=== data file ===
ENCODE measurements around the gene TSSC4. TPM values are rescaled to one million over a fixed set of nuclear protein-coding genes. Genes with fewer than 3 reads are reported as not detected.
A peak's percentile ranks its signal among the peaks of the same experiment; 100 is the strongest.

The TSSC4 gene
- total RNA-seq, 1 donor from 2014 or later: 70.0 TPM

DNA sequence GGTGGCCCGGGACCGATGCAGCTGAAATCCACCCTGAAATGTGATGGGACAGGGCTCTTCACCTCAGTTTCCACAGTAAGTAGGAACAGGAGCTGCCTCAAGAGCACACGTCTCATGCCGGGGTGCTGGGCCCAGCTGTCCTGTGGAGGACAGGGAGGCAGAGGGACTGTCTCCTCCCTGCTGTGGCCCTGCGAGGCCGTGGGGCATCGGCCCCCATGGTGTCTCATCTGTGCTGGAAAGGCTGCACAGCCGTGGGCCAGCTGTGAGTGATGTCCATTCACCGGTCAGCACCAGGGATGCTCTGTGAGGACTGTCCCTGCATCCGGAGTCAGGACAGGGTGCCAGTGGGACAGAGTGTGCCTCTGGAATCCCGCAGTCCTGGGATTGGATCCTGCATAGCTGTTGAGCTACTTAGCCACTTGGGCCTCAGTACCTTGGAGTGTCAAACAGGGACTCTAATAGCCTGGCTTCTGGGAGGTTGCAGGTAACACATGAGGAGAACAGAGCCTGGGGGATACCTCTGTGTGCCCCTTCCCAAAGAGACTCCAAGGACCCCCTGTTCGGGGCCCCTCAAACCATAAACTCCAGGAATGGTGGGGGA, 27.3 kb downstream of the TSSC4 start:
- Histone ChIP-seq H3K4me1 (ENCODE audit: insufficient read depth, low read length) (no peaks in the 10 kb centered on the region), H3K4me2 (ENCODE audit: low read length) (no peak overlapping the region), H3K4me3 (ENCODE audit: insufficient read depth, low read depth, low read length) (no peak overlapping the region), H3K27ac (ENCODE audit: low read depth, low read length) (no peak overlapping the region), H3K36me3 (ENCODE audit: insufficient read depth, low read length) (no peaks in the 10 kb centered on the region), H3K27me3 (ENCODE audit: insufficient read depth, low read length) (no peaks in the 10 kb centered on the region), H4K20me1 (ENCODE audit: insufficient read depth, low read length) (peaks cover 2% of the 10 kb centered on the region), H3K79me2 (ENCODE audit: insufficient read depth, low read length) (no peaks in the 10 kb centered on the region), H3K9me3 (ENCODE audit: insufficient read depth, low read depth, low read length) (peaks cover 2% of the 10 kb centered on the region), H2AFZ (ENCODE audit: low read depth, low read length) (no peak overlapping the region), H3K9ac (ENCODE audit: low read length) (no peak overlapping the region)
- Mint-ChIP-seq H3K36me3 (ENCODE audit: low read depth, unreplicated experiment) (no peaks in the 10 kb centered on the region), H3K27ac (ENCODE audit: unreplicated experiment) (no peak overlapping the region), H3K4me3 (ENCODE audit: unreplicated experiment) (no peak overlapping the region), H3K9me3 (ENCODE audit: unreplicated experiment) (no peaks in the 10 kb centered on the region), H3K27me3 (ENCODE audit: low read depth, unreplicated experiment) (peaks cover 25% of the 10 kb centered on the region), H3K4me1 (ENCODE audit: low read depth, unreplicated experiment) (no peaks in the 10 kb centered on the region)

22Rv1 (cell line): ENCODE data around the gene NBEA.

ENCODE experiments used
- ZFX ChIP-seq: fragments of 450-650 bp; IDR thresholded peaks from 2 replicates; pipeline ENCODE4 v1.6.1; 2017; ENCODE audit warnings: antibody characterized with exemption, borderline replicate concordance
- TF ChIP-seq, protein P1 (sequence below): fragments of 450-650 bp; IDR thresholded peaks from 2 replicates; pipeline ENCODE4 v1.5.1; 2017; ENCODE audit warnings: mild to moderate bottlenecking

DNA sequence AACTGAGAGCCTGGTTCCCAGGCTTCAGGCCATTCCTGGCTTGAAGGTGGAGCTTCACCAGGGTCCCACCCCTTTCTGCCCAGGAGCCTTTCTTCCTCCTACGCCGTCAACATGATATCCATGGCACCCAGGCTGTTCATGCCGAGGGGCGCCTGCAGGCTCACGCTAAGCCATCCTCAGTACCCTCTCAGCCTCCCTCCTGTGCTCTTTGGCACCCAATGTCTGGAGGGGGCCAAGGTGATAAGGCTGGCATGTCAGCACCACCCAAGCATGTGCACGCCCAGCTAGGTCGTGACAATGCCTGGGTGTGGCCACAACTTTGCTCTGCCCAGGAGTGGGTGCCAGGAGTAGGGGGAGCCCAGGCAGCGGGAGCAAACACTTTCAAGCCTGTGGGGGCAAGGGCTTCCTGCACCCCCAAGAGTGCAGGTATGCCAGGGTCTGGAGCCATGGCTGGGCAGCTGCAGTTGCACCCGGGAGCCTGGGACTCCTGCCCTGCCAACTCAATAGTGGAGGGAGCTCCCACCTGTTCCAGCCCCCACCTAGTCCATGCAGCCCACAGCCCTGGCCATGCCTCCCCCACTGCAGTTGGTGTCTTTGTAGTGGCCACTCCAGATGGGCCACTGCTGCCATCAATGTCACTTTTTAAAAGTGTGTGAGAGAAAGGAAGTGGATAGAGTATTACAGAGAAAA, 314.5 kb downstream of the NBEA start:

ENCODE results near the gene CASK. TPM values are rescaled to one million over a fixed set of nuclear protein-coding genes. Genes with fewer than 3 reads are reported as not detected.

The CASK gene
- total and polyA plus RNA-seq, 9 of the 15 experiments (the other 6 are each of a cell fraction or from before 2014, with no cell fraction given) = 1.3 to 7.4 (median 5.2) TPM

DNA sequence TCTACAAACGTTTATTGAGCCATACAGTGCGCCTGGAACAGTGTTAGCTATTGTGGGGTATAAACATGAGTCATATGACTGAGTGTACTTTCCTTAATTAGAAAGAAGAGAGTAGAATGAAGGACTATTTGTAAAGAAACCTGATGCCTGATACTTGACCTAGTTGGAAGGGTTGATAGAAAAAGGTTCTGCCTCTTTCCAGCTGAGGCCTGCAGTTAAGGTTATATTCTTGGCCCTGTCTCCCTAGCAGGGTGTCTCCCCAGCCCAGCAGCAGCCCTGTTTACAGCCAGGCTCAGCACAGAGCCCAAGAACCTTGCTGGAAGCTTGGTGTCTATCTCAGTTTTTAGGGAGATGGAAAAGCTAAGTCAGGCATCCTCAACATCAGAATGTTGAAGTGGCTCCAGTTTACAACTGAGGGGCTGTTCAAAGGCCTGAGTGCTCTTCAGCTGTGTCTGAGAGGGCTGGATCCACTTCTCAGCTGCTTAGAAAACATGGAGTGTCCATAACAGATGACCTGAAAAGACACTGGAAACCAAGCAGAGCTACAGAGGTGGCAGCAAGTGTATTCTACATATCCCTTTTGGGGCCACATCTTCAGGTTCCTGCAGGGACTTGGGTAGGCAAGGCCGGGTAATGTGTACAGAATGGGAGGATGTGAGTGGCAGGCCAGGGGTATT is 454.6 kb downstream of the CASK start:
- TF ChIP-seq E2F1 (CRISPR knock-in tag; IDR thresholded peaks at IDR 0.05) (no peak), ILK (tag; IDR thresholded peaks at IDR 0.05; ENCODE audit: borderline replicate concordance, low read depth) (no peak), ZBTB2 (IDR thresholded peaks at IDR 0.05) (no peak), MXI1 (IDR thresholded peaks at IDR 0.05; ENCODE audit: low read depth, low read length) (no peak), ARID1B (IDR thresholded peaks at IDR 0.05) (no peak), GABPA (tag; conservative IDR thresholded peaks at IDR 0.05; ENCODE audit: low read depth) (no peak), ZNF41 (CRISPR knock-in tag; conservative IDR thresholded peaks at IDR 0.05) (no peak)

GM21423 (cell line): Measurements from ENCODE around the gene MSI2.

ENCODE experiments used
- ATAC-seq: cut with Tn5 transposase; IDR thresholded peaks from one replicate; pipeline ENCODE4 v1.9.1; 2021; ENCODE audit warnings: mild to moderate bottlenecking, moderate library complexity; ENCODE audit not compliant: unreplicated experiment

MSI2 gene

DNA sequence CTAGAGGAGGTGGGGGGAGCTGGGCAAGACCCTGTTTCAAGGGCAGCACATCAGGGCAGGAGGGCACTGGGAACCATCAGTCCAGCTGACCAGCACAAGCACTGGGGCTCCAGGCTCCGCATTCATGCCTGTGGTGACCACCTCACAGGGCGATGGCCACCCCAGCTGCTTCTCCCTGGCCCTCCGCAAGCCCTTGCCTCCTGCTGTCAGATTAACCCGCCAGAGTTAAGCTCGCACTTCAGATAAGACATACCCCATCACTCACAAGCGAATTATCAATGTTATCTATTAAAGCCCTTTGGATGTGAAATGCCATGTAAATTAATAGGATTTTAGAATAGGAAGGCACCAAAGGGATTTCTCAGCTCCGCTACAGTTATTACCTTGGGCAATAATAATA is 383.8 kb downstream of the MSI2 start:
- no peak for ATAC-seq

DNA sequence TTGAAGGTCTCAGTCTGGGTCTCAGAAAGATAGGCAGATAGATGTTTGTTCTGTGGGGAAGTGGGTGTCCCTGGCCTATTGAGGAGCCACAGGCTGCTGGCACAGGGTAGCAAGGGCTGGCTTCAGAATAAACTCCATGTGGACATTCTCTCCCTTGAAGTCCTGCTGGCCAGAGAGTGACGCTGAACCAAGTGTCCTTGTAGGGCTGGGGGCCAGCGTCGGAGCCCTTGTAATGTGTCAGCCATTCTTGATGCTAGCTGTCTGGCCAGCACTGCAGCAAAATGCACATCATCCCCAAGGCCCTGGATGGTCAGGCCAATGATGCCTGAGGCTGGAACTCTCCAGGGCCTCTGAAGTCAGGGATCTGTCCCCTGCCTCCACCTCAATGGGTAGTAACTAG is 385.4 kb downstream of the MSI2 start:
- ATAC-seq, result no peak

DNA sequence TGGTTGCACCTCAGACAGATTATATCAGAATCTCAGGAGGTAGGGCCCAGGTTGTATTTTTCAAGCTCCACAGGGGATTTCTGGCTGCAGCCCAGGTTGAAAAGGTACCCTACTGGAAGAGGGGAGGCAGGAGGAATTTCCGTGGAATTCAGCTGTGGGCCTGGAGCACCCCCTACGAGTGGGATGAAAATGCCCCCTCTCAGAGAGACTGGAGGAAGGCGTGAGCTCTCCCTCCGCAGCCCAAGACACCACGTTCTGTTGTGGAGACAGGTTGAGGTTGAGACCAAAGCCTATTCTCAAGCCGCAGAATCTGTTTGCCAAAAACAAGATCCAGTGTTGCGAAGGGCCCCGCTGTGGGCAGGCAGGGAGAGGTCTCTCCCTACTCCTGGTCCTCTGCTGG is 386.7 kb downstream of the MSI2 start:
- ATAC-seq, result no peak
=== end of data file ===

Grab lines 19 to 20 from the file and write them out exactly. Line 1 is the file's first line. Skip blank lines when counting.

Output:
ENCODE experiments used
- ATAC-seq: cut with Tn5 transposase; IDR thresholded peaks from one replicate; pipeline ENCODE4 v1.9.1; 2021; ENCODE audit warnings: mild to moderate bottlenecking, moderate library complexity; ENCODE audit not compliant: unreplicated experiment